Twitter has posted its annual retrospective on the past year. It posted a new section on its website that recaps the year's "golden tweets" (the most retweeted tweets), top trends, notable new users and other highlights from the year.
According to the Twitter blog, "In 2012, everyone on Twitter brought us closer to moments and places that used to be far away or inaccessible: A Tweet from the bottom of the ocean. Tweets from Mars. An extraordinary view from space of Superstorm Sandy. A quiet backstage moment with a presidential candidate. All of these and millions of other such moments were ours to experience directly wherever we were, in the midst of work or play or travel."
The Washington Post's Hayley Tsukayama reported, "The most retweeted message of the year — and in the history of the network — came from President Obama, whose message 'Four more years' accompanied by a picture of the first couple garnered 810,000 retweets. The second most-shared message came from Justin Bieber, who occupies the highest echelon of the Twitterati, as he mourned the loss of six-year-old fan Avalanna Routh to brain cancer."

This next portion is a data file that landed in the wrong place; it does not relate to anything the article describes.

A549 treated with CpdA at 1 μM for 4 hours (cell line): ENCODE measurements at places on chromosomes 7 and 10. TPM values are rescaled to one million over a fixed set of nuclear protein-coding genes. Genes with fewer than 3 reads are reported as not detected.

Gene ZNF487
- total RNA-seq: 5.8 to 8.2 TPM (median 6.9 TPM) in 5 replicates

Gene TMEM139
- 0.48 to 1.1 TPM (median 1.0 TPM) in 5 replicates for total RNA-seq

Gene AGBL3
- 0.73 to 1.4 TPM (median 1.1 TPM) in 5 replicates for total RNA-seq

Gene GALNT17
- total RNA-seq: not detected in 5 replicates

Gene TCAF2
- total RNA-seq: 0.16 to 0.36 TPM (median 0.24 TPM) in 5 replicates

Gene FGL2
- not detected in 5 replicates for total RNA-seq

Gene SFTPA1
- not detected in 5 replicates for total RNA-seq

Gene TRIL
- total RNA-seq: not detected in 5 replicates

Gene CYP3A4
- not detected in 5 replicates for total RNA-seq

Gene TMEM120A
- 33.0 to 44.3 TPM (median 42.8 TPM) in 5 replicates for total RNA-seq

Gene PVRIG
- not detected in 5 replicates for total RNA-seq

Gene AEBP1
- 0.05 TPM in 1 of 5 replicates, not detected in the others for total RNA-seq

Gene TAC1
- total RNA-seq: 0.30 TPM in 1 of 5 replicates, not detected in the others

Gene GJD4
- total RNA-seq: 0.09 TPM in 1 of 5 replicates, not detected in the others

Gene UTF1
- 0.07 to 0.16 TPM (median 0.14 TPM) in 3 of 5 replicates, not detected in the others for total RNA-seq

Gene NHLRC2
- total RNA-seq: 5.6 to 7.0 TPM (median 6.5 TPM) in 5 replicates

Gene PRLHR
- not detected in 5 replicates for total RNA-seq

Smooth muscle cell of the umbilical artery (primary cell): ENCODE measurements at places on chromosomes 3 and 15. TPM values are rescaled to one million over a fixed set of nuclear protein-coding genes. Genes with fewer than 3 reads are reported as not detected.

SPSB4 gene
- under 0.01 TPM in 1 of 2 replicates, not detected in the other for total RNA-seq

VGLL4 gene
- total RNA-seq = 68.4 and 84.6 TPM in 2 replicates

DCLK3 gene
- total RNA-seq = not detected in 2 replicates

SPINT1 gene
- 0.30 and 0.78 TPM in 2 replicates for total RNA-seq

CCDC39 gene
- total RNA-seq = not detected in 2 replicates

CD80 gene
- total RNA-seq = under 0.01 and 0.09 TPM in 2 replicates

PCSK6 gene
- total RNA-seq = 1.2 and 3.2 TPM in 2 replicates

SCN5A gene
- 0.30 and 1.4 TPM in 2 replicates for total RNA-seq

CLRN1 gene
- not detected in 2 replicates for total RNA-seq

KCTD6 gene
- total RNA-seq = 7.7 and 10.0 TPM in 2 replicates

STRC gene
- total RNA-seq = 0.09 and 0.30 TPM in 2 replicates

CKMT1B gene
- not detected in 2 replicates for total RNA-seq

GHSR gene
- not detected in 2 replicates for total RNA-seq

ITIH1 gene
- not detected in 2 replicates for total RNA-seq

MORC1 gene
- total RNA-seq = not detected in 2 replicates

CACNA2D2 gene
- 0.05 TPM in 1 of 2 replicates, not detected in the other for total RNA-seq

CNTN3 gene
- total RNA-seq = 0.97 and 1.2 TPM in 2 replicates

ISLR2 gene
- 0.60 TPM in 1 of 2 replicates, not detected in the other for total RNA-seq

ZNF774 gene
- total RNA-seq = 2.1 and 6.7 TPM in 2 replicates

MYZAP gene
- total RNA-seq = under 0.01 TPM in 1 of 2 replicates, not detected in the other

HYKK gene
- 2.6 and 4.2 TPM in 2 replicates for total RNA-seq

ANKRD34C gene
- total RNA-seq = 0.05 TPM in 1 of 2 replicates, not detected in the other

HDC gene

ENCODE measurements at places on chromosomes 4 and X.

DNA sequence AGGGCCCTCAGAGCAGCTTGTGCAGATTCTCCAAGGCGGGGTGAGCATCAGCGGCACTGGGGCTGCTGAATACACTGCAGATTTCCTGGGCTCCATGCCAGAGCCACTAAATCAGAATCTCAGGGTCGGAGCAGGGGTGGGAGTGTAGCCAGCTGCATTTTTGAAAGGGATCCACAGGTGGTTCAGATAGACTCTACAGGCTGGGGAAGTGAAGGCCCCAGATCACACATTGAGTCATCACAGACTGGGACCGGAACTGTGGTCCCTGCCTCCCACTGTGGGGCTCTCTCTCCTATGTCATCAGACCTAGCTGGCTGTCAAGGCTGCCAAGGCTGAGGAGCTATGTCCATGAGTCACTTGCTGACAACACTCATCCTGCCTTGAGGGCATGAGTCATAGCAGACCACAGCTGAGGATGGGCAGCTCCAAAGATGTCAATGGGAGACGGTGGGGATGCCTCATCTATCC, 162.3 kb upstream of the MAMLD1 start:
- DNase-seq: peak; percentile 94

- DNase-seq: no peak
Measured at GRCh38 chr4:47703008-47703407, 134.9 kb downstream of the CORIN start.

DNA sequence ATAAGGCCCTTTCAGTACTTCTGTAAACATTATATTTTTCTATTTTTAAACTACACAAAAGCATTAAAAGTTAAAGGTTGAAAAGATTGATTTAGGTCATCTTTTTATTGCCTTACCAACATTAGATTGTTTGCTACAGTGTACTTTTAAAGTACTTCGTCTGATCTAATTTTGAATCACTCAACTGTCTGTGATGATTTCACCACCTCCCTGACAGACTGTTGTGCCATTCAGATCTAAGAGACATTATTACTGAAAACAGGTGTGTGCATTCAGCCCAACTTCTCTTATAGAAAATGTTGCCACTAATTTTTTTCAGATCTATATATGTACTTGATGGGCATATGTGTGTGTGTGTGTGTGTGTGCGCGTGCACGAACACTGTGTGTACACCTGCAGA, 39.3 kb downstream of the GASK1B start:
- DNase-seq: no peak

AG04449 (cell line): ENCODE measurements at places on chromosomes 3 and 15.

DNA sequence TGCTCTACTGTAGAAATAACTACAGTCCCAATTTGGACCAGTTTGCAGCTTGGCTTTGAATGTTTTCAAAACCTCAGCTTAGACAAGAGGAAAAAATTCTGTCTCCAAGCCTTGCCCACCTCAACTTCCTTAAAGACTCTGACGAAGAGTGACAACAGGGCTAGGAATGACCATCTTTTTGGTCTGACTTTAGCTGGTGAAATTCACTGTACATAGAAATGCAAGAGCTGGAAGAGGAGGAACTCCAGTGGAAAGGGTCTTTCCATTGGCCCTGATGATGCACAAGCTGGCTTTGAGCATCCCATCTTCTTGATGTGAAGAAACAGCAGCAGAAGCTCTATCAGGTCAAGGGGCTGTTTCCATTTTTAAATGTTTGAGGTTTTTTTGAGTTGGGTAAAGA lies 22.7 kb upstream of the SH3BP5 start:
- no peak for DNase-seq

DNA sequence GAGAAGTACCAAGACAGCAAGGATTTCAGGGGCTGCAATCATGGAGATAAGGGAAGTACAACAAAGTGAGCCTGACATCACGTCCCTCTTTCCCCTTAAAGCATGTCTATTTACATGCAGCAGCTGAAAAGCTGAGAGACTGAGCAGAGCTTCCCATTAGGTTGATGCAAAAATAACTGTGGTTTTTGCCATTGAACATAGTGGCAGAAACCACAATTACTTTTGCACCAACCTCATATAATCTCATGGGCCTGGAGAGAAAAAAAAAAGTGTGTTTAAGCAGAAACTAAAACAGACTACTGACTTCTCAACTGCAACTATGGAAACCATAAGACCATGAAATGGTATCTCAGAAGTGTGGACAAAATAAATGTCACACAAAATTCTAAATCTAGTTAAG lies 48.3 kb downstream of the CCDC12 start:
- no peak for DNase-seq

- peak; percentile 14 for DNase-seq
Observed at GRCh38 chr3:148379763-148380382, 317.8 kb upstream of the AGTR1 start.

PCMag's Chloe Albanesius observed, "In a section dubbed the 'Pulse of the planet,' Twitter took stock of the events that prompted the biggest conversations this year. Not surprisingly, the Summer Olympics were very popular, generating 150 million tweets. 'The closing ceremonies (specifically, the Spice Girls' performance) amassed the largest Games-related spike, 116,000+ Tweets per minute,' Twitter said. 'The largest competition-related conversation: when Jamaica's Usain Bolt (@UsainBolt), most-discussed athlete, won gold in the 200m sprint (80,000 Tweets per minute).'"
And CNET's Shara Tibken added, "For the tech category, Twitter noted that new product announcements -- like the iPad, iPhone, and Kindle -- caused spikes in their Twitter discussion. And other buzzworthy tech terms reflected the social nature of sites like Skype, Pinterest, and Draw Something. Here's the top 10 trends for tech:
- Draw Something